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Senator Ted Cruz, a Republican from Texas and 2016 presidential candidate, embraces his wife Heidi Cruz during a campaign event in Milwaukee, Wisconsin, U.S., on Tuesday, April 5, 2016. Cruz beat billionaire Donald Trump in Wisconsin's Republican presidential primary, embarrassing the front-runner, extending an increasingly bitter nomination fight and boosting the odds of a contested national convention in July.Daniel Acker/Bloomberg

Billionaire Donald Trump suffered a decisive defeat late Tuesday night, beaten badly in Wisconsin by Texas Senator Ted Cruz in what many Republicans hope may be a turning point in the bizarre race to choose the party's nominee for November's presidential election.

The loss in Wisconsin makes it more difficult – but not impossible – that Mr. Trump will amass the 1,237 delegates needed to win the Republican nomination on the first ballot when the divided party gathers for its convention in Cleveland in July.

Bloodied but unbowed, the bombastic Mr. Trump, 70, lashed out, accusing his Canadian-born rival of being a "worse than a puppet – he is a Trojan horse, being used by the party bosses attempting to steal the nomination." In a statement, the bombastic New York property magnate and sometime reality TV star, depicted himself as the victim. "Donald J. Trump withstood the onslaught of the establishment yet again," it said, adding: "Lyin' Ted Cruz had the Governor of Wisconsin, many conservative talk radio show hosts, and the entire party apparatus behind him."

The Wisconsin setback caps the worst week since Mr. Trump's improbable emergence as the frontrunner in the Republican race where once 17 candidates jostled for position. Last week, his campaign manager was charged with battery after an altercation with a reporter, and Mr. Trump managed to offend both sides of the bitter abortion debate with suggestions that women should be punished for terminating pregnancies. His musings about encouraging nations to get their nuclear weapons aroused fears he was unfit to be president.

Mr. Cruz, 45, a Tea Party favourite who infuriated the Republican establishment and most of his fellow senators with his unbending right-wing orthodoxy, has emerged as the main rival to Mr. Trump.

"Tonight is a turning point," he crowed. "I am more and more convinced that our campaign is going to earn the 1,237 delegates needed to win the Republican nomination. Either before Cleveland or at the convention in Cleveland, we will win a majority of the delegates and we will beat Hillary Clinton in November."

But Mr. Cruz faces a tough uphill battle. Mr. Trump should do well in his home state of in New York on April 19 and the mid-Atlantic states that follow. The roller-coaster ride of Republican primaries will continue for two more months until the biggest prize – California – votes on June 7. It may decide whether Republicans are headed for the first contested convention since 1976 and – perhaps – the first convention to go to multiple ballots since 1952.

"We're winning because we're uniting the Republican Party," Mr. Cruz claimed. But he is no less a polarizing figure than Mr. Trump. Meanwhile, Ohio Governor John Kasich, 64, a Republican centrist who trails distantly remains in the race. Both his rivals want him to quit, but Mr. Kasich seems determined to stay until the Cleveland conference, holding himself out as a potential convention compromise.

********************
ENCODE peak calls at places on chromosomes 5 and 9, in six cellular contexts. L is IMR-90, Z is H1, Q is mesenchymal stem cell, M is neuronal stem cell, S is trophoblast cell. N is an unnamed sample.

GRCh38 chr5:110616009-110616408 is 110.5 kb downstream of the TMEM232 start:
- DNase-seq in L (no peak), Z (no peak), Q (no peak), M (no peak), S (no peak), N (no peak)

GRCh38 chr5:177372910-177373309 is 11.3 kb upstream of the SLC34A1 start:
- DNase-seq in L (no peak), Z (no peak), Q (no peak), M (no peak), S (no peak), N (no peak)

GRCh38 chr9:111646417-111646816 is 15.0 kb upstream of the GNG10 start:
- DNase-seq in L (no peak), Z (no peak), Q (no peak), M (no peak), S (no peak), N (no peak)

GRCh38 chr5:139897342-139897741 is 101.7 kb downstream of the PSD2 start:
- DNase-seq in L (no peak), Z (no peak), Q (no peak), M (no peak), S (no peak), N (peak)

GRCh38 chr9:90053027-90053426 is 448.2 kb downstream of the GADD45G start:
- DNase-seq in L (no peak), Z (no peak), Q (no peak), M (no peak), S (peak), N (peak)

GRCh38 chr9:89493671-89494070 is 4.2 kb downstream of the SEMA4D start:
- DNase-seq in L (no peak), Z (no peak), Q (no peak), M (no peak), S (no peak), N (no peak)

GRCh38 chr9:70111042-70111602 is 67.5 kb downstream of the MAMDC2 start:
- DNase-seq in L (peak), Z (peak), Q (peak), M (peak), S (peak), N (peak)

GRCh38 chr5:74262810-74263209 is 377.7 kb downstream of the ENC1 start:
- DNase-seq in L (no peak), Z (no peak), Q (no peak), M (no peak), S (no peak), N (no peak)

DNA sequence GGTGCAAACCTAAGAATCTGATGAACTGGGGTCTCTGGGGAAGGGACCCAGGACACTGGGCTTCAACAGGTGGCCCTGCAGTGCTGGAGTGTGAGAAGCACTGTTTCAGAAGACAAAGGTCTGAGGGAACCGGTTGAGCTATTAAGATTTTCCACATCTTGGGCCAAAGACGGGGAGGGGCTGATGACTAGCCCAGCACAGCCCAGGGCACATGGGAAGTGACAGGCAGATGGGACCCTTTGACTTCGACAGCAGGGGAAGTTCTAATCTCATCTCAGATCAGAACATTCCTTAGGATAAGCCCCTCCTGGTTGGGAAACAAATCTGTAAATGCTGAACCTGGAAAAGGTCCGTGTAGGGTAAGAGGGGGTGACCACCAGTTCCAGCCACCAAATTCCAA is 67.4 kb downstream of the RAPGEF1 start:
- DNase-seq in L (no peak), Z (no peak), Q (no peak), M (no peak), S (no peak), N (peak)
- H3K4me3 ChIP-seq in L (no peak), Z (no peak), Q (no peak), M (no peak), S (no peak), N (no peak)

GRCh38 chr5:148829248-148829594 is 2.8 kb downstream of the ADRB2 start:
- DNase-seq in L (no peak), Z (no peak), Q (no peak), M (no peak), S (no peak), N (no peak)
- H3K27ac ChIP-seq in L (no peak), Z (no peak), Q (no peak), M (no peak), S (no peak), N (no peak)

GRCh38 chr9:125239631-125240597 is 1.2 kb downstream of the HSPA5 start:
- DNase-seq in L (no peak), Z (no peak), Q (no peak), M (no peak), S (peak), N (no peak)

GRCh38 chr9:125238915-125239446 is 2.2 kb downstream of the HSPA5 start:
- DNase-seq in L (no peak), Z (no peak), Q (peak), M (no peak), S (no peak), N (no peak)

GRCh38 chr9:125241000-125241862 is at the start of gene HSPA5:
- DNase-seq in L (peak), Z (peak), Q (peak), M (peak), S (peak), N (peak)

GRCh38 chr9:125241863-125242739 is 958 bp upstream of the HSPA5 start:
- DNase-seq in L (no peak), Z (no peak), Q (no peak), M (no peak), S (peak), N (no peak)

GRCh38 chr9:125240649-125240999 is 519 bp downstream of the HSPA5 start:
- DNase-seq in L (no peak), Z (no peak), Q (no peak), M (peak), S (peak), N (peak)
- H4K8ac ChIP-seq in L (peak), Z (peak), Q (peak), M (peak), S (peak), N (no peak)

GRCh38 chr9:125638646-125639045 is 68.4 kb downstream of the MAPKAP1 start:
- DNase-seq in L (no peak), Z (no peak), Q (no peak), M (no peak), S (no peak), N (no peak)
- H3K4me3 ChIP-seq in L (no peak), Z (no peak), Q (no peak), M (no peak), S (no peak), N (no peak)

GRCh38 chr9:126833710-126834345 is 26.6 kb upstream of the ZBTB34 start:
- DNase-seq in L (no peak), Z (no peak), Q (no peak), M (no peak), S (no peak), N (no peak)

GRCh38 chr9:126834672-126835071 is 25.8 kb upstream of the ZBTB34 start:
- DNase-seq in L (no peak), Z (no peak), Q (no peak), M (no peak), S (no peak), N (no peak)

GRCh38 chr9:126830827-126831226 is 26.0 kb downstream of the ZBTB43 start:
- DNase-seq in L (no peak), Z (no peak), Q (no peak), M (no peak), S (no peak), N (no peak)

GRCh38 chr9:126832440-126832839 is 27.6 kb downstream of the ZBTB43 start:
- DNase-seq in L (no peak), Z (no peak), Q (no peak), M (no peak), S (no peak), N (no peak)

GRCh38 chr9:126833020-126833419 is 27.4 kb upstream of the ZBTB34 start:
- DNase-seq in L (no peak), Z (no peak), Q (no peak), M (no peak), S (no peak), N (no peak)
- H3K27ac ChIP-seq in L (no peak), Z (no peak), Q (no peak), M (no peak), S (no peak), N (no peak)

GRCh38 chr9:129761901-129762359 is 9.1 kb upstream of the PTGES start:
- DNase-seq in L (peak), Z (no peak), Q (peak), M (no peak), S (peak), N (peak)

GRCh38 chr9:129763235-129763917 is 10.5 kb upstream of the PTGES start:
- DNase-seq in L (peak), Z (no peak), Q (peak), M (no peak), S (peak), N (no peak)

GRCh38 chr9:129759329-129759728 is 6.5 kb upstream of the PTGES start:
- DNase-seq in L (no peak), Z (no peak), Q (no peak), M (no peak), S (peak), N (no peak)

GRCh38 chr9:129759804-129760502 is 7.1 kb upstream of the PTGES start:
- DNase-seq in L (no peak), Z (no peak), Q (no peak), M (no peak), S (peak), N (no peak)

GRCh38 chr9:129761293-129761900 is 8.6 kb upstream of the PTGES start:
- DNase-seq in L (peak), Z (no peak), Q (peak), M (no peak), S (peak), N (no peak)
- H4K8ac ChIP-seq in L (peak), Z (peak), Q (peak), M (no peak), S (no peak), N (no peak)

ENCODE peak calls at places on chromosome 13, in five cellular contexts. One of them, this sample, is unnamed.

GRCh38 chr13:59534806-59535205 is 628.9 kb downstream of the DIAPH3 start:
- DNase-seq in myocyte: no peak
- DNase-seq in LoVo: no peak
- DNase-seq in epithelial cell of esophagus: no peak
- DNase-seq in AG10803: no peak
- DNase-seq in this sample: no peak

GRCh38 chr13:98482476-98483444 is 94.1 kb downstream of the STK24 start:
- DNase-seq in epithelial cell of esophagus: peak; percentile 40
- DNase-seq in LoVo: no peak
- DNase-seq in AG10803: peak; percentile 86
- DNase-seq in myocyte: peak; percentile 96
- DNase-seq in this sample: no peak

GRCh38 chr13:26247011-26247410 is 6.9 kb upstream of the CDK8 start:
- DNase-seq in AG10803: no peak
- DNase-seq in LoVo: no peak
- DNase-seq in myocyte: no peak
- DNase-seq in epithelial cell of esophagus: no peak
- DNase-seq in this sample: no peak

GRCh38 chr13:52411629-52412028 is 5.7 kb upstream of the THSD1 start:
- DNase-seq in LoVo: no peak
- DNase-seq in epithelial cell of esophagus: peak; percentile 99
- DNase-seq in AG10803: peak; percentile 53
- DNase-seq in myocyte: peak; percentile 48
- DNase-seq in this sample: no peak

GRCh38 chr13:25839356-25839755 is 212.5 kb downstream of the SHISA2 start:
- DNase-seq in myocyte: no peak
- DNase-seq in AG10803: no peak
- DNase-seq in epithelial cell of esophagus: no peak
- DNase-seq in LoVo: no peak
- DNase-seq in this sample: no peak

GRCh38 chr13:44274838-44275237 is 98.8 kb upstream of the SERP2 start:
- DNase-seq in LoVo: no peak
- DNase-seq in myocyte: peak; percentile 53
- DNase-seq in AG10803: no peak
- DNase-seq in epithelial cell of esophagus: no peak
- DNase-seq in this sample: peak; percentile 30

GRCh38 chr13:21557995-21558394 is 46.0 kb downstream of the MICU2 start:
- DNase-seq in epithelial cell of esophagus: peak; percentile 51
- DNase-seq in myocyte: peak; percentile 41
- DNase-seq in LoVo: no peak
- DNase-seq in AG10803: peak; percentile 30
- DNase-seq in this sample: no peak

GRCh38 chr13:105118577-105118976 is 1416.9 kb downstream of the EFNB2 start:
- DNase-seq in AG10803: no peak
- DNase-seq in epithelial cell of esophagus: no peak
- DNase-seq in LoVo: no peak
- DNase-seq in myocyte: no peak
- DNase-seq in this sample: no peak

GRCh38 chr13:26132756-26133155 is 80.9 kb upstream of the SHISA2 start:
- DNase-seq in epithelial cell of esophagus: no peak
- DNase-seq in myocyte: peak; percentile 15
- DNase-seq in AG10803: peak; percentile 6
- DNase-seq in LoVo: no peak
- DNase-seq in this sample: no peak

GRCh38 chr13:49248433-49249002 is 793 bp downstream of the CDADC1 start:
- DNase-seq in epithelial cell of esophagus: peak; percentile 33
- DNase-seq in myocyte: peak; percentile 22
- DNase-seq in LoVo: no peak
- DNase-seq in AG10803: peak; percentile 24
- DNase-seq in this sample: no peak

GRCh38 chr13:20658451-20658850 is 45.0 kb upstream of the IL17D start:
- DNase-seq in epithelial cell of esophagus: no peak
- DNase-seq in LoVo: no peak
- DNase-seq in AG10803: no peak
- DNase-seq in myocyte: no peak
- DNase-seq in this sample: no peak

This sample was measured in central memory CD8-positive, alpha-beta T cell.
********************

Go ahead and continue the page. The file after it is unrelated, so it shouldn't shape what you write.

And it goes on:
In Wisconsin, with almost all the votes counted, Mr. Cruz had 48 per cent, Mr. Trump, 35 per cent and Mr. Kasich, 14 per cent.

In the Democratic race, Vermont Senator Bernie Sanders, 74, won Wisconsin – his sixth victory in the last seven Democratic contests – but the victories have failed to significantly close the big lead held by former First Lady Hillary Clinton, 68.

Ms. Clinton has proven far more attractive in big, diverse states and is expected to extend her lead in New York – her adopted home state – and other primaries later this month.

Mr. Sanders, whose grassroots campaign built on calls for social justice and a tirade of attacks on Wall Street and the hijacking of U.S. politics by big money, has proven a much tougher opponent and much better campaigner than the Clinton camp expected. He still insists he has a path to victory. He beat Ms. Clinton 57-43 per cent in Wisconsin, but even that is far short of the two-thirds majorities he would need to close the delegate gap.

Unless he can manage major upset victories – in New York, for instance, where he was born – the self-described socialist won't be able to overcome Ms. Clinton's commanding lead, not just in pledged delegates but in superdelegates, the party notables, mayors, and members of Congress, who have overwhelmingly lined up behind the establishment candidate.

Ms. Clinton all but ceded Wisconsin – a whiter-than-average state with a huge population of young college students where Mr. Sanders was expected to do well.

"Congrats to Bernie Sanders on winning Wisconsin," Ms. Clinton's camp tweeted, while she spent the evening fundraising with major donors in New York City.

Exit polls in Wisconsin, conducted by Edison Research for The Associated Press and several television networks, found a majority of Republicans who voted saying they were either concerned about or scared of the risks of a Trump presidency. Yet, nearly 60 per cent of Republican voters there said the party should choose the candidate with the most support in the primaries – currently Mr. Trump – even if he fell short of the 1,237 delegates needed to win outright."